DNA-altered Soybeans Escape GMO Designation in U.S. Decision

Bloomberg writer Lydia Mulvany reported Friday that, “For Pete Zimmerman, a Minnesota farmer, the age of gene-edited foods has arrived. While he couldn’t be happier, the hi-tech soybeans he’s now harvesting are at the crux of a long-running debate about a frankenfood future.

Zimmerman is among farmers in three states now harvesting 16,000 acres of DNA-altered soybeans destined to be used in salad dressings, granola bars and fry oil, and sold to consumers early next year. It’s the first commercialized crop created with a technique some say could revolutionize agriculture, and others fear could carry as-yet unknown peril.

“In March, the top U.S. regulator said no new rules or labeling are needed for gene-edited plants since foreign DNA isn’t being inserted, the way traditional genetically modified organisms, or GMOs, are made. Instead, enzymes that act like scissors are used to tweak a plant’s genetic operating system to stop it from producing bad stuff — in this case, polyunsaturated fats — or enhance good stuff that’s already there.”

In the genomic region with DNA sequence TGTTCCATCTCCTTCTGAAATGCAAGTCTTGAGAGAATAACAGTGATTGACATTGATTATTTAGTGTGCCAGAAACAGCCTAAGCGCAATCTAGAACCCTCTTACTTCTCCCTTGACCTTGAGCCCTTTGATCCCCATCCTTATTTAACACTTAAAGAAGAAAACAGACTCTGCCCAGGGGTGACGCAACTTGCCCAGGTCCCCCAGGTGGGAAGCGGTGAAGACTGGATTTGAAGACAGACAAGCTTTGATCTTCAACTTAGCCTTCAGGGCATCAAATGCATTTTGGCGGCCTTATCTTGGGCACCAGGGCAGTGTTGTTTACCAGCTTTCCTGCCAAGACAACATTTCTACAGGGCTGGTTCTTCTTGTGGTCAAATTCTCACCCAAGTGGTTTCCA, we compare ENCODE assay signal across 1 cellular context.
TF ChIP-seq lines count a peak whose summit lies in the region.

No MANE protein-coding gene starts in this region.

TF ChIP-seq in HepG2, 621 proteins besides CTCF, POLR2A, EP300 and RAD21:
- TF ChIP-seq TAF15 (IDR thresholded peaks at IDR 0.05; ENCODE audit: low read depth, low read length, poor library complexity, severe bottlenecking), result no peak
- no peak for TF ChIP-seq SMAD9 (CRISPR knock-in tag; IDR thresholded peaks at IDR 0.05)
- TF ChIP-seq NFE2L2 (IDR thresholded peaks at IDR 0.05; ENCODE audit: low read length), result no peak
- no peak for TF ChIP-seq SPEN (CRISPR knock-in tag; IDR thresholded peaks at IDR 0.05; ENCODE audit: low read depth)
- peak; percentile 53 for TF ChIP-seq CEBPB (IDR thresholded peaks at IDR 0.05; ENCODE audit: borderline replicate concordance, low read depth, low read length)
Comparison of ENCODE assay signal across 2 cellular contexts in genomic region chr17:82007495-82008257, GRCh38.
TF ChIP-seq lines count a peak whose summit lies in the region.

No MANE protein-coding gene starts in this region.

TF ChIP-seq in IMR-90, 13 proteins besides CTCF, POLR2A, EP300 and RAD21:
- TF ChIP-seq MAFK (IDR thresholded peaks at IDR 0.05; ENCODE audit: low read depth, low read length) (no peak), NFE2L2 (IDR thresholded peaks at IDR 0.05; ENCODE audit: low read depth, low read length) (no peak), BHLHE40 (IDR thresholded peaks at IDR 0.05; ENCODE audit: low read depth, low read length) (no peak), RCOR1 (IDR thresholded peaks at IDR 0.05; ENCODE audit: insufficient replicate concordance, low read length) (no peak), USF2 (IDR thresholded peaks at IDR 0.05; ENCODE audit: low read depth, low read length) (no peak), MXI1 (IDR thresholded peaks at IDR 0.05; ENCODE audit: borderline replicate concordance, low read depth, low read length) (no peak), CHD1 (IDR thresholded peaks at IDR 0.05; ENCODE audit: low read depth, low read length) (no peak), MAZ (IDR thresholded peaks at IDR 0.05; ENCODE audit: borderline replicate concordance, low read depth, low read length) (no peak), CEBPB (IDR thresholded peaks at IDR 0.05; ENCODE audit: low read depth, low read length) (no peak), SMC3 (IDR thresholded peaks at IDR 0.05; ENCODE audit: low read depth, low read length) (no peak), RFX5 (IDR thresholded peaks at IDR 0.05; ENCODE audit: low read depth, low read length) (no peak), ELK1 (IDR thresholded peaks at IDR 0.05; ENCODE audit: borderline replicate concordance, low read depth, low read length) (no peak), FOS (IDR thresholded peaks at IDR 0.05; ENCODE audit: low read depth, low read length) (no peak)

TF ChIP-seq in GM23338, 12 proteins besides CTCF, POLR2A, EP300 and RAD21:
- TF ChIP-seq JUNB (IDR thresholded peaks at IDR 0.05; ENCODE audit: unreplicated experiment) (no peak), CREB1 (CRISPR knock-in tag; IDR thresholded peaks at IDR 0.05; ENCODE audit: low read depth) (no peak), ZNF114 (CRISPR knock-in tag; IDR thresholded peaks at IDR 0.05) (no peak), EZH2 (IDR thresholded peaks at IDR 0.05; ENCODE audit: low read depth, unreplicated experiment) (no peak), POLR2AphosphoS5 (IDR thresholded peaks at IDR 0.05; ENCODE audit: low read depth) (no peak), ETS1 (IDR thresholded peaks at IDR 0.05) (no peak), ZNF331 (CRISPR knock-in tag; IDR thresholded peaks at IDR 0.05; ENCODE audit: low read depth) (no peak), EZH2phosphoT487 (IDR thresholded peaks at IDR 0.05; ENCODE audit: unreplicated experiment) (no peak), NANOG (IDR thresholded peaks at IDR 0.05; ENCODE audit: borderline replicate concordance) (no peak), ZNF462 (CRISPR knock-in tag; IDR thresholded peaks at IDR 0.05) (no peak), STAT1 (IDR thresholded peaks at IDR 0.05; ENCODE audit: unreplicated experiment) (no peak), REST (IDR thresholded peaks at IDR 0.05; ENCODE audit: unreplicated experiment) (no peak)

The Bloomberg article noted that, “In a March 28 statement, Agriculture Secretary Sonny Perdue said his department has no plans to regulate new plant varieties developed with gene editing, countering a European Union decision to designate the technique as producing GMO crops.

“In his statement, Perdue called gene-editing an ‘innovative’ technique that’s ‘indistinguishable from those developed through traditional breeding methods.’

The end result: Gene-edited plants can be developed and marketed in the U.S. much more quickly and at less cost than GMOs that blend DNA from different plant varieties, a highly regulated technique with mandated field trials that can take a decade or more to develop.”

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